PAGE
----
Caseless projectile and launching system
United States Patent and Trademark Office

A gun is a powerful tool for putting a hole in a person. That power made them a staple of armies centuries ago and keeps them on the hips of soldiers, law enforcement, and Gadsden-flag-wearing anybodies to this day. Among the problems of such a lethal tool is that, in the event someone wants to use force but doesn’t want to kill anybody, guns are a bad choice. A whole field of less-lethal weapons has sprung up, and one of the latest would use lasers and jets as a less-bloody alternative.

Ohio’s Battelle Memorial Institute has a small history with novel weapons. In October, they demonstrated an anti-drone rifle, which brought down flying machines by jamming their controls. Their latest, blandly patented as “Caseless projectile and launching system,” is a gun that fires a jet-powered, laser-guided large blunt bullet, a metal fist thrown at someone dozens of yards away.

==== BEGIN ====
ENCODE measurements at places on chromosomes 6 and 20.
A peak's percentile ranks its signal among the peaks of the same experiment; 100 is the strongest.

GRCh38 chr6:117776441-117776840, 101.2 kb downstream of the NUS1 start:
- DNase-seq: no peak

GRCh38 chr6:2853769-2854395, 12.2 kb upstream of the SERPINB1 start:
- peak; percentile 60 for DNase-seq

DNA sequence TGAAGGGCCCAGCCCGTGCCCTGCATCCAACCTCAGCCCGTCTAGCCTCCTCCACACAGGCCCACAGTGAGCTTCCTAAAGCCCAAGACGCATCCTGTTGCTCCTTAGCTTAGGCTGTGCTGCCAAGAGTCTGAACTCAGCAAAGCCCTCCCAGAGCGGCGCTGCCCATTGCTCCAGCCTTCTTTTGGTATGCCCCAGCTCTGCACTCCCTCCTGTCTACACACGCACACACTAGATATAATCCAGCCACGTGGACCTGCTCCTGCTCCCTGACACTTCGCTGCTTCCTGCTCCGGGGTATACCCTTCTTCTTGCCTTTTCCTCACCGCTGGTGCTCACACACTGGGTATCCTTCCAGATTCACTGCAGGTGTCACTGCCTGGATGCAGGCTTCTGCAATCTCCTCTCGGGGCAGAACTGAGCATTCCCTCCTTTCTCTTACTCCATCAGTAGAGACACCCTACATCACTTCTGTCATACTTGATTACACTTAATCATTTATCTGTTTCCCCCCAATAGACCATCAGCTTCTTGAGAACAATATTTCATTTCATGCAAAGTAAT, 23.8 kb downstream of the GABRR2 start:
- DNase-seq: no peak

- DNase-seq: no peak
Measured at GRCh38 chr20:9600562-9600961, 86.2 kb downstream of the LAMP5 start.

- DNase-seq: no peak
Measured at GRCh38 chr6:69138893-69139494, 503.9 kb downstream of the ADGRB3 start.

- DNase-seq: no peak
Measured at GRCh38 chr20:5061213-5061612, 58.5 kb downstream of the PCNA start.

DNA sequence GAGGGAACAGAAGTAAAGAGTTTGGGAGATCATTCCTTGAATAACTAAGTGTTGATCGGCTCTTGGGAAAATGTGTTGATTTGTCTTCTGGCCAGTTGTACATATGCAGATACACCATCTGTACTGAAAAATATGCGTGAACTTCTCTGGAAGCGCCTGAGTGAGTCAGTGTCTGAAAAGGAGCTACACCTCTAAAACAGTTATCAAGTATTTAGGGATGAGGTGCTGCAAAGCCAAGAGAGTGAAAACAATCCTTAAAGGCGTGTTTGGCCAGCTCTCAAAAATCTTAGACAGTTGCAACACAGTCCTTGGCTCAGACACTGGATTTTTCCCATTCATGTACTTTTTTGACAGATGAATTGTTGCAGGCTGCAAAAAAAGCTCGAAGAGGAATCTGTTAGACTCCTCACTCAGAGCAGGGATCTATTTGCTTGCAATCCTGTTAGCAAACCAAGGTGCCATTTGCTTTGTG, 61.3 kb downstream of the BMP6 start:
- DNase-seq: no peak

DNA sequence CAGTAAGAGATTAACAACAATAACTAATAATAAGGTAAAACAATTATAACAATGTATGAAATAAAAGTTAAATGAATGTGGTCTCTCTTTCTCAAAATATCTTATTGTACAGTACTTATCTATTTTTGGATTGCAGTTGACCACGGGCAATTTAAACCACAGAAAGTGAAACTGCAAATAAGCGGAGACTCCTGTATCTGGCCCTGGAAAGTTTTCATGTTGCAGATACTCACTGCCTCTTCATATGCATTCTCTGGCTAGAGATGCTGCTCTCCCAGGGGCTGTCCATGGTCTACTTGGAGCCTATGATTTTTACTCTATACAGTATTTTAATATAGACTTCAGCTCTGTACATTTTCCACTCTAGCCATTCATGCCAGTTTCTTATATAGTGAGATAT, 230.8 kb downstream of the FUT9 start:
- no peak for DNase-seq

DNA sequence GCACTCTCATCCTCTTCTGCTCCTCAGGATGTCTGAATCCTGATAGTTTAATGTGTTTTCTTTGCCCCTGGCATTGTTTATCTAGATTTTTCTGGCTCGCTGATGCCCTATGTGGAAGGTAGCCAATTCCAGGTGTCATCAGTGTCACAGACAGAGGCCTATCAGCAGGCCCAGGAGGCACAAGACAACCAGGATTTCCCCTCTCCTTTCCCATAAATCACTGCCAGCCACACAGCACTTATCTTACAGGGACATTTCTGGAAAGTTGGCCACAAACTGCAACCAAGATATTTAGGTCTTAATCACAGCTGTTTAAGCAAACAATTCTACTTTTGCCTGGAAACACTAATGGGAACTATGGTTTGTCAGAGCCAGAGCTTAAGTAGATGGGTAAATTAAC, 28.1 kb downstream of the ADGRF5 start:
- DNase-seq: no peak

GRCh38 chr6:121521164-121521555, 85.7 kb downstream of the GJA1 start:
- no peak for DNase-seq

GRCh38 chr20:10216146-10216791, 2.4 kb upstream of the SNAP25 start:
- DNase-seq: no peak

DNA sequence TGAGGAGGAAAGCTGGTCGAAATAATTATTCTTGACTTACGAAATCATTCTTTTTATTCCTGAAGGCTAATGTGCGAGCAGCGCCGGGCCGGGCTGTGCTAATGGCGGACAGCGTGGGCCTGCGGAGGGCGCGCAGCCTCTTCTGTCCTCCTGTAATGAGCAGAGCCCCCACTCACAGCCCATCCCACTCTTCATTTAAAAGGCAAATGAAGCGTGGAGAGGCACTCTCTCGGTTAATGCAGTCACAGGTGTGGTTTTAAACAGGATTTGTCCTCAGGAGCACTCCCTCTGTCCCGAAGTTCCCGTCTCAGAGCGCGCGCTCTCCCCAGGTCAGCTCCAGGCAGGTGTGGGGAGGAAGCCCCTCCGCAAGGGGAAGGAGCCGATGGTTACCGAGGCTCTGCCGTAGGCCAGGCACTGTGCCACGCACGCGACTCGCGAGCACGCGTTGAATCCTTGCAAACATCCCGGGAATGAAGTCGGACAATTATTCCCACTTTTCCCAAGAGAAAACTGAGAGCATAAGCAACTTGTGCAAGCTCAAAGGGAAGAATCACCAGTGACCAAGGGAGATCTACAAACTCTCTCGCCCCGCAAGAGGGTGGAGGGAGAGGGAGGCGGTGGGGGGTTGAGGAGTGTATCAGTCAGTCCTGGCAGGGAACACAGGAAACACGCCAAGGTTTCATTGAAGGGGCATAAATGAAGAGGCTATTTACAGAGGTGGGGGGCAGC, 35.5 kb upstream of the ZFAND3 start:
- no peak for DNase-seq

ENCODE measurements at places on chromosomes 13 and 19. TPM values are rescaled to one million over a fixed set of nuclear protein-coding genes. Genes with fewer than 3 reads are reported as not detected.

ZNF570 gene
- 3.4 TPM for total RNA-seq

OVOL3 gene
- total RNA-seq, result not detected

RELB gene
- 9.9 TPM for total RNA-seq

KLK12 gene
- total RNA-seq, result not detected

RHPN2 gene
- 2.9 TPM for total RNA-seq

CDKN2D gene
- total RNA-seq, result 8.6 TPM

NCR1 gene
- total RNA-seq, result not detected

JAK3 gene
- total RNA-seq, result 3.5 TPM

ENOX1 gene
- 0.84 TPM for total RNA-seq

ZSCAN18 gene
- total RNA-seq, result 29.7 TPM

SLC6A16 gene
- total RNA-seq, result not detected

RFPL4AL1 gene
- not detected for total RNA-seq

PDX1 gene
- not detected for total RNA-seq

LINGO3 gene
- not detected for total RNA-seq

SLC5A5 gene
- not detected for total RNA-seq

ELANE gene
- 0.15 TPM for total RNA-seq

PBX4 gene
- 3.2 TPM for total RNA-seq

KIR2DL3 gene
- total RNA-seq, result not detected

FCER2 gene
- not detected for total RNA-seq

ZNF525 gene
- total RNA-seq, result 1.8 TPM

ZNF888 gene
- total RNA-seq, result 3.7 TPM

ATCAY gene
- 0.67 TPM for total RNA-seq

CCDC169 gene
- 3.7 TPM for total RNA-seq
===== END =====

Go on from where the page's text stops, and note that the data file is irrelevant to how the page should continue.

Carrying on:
Fired from a specially-made pistol, or attached to a rifle in place of a grenade launcher, the round will rely on a laser rangefinder (not yet developed) to make sure it hits its target at an appropriate velocity. If it does, it should have the concentrated pain of a sting without the concentrated death of a traditional bullet. Popular Mechanics describes how the gun, named Pogojet, works:

Still, there are reasons to be skeptical. The round is .50 caliber, which is on the larger end of bullets, especially in machine guns. The gunmaker advertises that the precision lets shooters fire normally, instead of aiming for less-vital body parts as is standard with other less-lethal weapons. That places a lot of confidence in both the gun and the shooter, and does not necessarily favor the target of this weapon.

The patent makes it clear that, while a less-lethal weapon in name, this gun is at least as much about protecting the person firing it as it is about ensuring that anyone it hits doesn’t die. From the patent:

Read more at Popular Mechanics.